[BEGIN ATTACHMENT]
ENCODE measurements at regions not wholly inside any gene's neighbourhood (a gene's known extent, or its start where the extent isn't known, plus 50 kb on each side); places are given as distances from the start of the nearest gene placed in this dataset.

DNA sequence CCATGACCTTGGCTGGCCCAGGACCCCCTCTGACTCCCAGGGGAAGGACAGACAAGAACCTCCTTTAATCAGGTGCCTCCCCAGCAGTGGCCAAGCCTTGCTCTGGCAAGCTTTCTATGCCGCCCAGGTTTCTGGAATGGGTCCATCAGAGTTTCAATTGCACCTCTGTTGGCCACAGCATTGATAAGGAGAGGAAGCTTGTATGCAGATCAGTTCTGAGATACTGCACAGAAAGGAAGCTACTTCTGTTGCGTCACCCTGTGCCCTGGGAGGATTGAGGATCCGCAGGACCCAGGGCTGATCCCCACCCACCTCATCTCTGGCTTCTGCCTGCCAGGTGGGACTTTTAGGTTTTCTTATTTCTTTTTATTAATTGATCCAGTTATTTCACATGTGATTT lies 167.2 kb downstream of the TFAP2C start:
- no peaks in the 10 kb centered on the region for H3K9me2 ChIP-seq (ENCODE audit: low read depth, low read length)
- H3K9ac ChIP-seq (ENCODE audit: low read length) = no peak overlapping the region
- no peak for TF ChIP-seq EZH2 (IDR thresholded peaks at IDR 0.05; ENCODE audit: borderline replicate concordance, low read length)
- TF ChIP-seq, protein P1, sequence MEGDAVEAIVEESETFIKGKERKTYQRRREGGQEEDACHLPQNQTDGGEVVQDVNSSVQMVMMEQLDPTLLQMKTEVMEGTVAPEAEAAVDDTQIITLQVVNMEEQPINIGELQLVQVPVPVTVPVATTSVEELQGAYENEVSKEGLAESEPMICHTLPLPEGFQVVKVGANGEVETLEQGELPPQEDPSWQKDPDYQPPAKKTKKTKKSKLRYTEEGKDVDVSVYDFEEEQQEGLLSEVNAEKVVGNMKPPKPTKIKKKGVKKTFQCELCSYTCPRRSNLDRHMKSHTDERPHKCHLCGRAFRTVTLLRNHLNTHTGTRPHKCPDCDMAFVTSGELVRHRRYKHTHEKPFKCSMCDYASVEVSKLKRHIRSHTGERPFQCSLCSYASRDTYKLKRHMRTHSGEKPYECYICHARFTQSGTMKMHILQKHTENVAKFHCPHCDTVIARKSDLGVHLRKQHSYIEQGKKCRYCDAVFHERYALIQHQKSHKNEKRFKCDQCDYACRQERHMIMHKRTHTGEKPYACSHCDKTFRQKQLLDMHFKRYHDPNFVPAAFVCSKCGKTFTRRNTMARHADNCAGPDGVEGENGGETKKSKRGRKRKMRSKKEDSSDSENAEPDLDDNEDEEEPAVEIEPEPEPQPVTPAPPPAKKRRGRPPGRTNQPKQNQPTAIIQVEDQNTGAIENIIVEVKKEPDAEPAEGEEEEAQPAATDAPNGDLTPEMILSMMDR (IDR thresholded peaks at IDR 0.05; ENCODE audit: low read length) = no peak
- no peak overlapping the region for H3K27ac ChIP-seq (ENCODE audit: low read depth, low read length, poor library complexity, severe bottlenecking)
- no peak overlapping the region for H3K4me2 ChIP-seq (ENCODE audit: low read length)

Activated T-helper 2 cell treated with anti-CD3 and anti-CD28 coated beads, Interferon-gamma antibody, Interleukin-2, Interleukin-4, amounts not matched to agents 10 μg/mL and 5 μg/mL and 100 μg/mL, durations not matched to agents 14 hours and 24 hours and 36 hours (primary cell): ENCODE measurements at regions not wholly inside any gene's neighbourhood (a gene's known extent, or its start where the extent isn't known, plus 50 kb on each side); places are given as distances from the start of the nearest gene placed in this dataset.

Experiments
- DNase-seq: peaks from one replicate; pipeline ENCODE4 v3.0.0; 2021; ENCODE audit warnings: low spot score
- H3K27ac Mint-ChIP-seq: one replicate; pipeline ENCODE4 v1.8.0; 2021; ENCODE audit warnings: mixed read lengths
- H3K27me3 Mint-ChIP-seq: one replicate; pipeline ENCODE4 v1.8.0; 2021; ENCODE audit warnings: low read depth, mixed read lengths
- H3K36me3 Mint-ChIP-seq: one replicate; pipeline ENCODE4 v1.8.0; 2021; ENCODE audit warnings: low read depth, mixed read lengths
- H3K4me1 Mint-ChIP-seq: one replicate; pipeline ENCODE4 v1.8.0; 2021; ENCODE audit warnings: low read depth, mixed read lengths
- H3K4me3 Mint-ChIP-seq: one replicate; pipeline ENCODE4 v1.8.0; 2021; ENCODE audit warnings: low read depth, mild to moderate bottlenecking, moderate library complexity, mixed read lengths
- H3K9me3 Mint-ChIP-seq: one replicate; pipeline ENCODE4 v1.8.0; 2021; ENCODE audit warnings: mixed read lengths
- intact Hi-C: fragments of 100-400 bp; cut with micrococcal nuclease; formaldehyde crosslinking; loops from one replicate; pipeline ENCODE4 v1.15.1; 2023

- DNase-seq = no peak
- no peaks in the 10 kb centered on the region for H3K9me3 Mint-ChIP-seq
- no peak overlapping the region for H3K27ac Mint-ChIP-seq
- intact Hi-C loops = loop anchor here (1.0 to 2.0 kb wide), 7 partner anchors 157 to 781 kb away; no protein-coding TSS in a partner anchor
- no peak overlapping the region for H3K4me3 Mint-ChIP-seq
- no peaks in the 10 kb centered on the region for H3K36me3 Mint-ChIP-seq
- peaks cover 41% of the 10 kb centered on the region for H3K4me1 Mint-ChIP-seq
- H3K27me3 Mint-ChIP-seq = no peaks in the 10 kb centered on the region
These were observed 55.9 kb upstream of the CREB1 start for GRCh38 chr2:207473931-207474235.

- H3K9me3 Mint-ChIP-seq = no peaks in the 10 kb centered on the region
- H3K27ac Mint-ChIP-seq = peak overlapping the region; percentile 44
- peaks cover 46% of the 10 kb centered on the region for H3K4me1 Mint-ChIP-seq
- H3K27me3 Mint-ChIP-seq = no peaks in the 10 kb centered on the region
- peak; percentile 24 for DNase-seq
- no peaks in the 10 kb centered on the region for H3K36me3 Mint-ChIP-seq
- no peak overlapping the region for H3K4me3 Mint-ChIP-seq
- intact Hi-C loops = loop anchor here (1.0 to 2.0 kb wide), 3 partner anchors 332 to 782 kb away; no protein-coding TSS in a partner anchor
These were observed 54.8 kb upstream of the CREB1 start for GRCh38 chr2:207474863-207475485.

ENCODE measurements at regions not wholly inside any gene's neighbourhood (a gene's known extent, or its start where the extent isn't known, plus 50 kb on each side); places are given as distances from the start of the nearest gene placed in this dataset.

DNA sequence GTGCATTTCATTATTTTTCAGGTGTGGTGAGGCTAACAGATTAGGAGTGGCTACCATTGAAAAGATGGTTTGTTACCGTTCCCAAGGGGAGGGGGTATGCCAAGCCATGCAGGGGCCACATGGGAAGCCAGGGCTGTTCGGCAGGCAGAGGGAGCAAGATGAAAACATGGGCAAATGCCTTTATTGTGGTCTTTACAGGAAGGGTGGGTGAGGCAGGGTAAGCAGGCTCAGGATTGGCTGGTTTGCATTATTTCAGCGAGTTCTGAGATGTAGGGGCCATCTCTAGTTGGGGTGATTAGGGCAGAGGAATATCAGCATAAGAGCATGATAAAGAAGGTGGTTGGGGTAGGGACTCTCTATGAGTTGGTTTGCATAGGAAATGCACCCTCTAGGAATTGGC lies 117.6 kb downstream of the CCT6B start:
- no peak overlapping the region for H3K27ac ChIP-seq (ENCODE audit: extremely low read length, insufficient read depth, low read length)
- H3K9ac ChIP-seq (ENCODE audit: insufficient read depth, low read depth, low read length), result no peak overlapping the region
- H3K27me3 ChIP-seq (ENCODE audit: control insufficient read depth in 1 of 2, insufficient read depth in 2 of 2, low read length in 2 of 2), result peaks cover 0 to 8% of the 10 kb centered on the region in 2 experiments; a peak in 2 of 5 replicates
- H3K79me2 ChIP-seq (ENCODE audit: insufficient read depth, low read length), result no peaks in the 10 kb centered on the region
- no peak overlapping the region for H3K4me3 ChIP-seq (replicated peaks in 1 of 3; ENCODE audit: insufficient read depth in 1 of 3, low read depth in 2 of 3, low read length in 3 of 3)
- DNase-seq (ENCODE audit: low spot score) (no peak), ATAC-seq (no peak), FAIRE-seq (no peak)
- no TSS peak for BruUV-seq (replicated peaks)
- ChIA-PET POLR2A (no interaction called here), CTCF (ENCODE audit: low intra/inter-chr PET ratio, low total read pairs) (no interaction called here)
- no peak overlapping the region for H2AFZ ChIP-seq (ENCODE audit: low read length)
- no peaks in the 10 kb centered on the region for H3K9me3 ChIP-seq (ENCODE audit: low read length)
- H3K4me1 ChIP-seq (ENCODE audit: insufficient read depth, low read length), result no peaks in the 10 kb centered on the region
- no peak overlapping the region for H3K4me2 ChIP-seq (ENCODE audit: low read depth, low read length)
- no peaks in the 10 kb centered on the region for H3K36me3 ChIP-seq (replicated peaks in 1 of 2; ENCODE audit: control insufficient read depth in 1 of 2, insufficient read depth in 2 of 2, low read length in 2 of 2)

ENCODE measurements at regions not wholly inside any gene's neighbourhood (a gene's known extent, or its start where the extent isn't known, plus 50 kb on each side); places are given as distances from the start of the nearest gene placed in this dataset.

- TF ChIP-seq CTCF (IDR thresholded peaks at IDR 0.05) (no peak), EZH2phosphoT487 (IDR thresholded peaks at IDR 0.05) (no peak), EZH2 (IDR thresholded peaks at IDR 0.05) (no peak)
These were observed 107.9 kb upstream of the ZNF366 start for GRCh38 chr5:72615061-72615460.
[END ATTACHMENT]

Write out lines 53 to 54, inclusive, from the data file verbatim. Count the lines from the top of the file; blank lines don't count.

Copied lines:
- TF ChIP-seq CTCF (IDR thresholded peaks at IDR 0.05) (no peak), EZH2phosphoT487 (IDR thresholded peaks at IDR 0.05) (no peak), EZH2 (IDR thresholded peaks at IDR 0.05) (no peak)
These were observed 107.9 kb upstream of the ZNF366 start for GRCh38 chr5:72615061-72615460.